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At Home With Diane Burn

Architectural Digest

Featured August 31, 2002·Magazine





The world outside Diane Burn's apartment on Manhattan's Upper East Side is strictly 21st-century New York. Double-parked trucks clog the streets, taxicabs honk and play dodgem, and pedestrians skitter across at the risk of their lives when green Walk signs suddenly flash red Don't Walk.

The world inside the designer's apartment is nicely described by the most famous lines of the Symbolist poet Charles Baudelaire: "There, all is order and beauty/luxury, calm, and voluptuousness."

"I admire designers who are versatile, but I'm like a composer whose works you can always recognize," Burn says. "I have a signature look. I'm not able to do contemporary or Asian or early American. I stick with 18th-century and 19th-century European romantic."

Burn went to see 120 apartments before buying a fourroom penthouse with ceilings that are 101/2 feet high. "I've led a gypsy life, and I've decorated my way through it for myself and for clients," she says.

"I admire designers who are versatile, but I'm like a composer whose works you can always recognize. I have a signature look."

Burn grew up in Salt Lake City, moved to San Francisco and has lived in Italy and France, "where I've been spoiled by ceilings that are 16 feet high. I ruled out places with low ceilings as quickly as I ruled out places that were dark. This apartment is small, but it has a wraparound terrace that doubles its size, and it's filled with light."

The apartment's chartreuse walls were anything but romantic. Easily remedied: Burn and artist Joe Salazar glazed the walls of every room. "Glazing is hard work," says Burn. "You mix many colors, and then you apply them with a motion that's like washing walls but a little more complicated. You do it a hundred times." In the living room and bedroom, Burn collaborated with another artist, Ann Aubergonois, on the design of the grisaille arabesques and vignettes of musical instruments on the walls, which Aubergonois painted.

Over the past 30 years Burn has acquired a substantial collection of French furniture, a good deal of it Louis XV and Louis XVI. The newly glazed walls provided a sufficiently elegant backdrop for her favorite antiques and objets d'art.

In her bedroom are a painted wood Louis XVI baldachin and, at the foot of the bed, a Louis XVI bench that opens up into a commode. On the bedside tables she has placed a pair of bouillotte lamps and other 19th-century French pieces: a terracotta statue of a girl, a tulipière and silver picture frames that hold photographs of her daughter. A Régence armoire is used to store Burn's television and stereo. "It's a country piece," she remarks. "My furniture is whimsical and charming. I don't care for heavy formal pieces."

The bedroom came with a wall of built-in cabinets. Burn tore them out so that she could create an alcove for a 19th-century writing table, where she sits on a Louis XVI cane-back armchair and writes letters by hand. "I desperately needed closets, but a designer gives up function for beauty," she says. "I have a sumptuous bedroom for relaxing and sleeping."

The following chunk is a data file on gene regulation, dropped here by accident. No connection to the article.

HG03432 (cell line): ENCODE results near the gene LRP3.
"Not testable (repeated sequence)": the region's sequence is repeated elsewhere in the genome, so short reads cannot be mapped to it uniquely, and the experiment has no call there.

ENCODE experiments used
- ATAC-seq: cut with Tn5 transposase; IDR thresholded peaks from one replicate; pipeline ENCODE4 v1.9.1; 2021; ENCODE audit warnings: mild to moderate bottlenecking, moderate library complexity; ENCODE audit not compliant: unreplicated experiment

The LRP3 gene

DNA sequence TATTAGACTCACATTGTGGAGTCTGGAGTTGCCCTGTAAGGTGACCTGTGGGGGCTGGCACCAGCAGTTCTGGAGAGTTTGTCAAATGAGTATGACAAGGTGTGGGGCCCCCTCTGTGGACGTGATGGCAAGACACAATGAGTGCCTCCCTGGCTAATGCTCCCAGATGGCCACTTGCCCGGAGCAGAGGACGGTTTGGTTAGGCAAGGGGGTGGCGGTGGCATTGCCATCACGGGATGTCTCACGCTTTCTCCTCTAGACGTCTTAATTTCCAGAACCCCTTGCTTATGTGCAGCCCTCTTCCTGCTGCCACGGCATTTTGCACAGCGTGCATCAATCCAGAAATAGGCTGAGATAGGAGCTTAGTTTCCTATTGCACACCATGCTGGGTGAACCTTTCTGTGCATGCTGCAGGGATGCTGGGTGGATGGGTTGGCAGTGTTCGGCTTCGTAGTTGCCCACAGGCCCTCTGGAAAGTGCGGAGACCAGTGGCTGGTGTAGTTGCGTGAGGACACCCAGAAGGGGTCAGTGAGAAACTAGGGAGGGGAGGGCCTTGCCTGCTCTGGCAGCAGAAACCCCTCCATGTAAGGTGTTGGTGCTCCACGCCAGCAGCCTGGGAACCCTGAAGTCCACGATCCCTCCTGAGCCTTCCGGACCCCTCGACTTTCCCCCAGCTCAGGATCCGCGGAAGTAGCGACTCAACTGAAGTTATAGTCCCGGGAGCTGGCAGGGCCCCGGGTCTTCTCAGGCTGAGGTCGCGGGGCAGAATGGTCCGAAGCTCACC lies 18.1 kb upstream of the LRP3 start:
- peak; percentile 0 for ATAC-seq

"This apartment is small, but it has a terrace that doubles its size, and it's filled with light."

At either end of the largest row of living room windows, Burn has placed French wood columns with tole Corinthian capitals. "They're my best friends," she says. "They've been everywhere with me for over three decades. They age well, they travel well, and they don't talk back."

Burn says she didn't have to make a single purchase for her latest apartment. Other favorite pieces of furniture and objects have accompanied her from country to country: a double-tiered 19th-century French ram's head table, an 18th-century bronze figure of a man playing a mandolin, and an 18thcentury French terra-cotta bust. "I love being surrounded by beautiful things," she says. "I enjoy being home and having dinners here for six or eight friends. I shy away from big events."

There are two mirrors in the living room. Mirrors are a Burn signature. "They're magical," she explains. "They do so many wonderful things to a room. They set a playful theme." Burn also regards candles as necessities. "Candlelight is soft and flattering," she notes. She loves the sunlight that streams in from the terrace, but she is partial to the apartment after dark, when the candles are aglow.

The living room is almost as pale as the bedroom. There is jute carpeting throughout the apartment ("It's softer than sisal," she says), but part of the living room floor is covered with an Aubusson tapestry. "Jute was too rustic for the room," she says. "Sometimes it's one final touch that makes a room work. In my living room, it's the Aubusson tapestry used as an area rug."

"Pretty feminine" is Diane Burn's description of most of the apartments she designs. "That probably limits my client base," she says. "I design for myself. Men might not choose these environments for themselves, but they adore being in them. I've been married three times to three wonderful men. They loved the homes I created."

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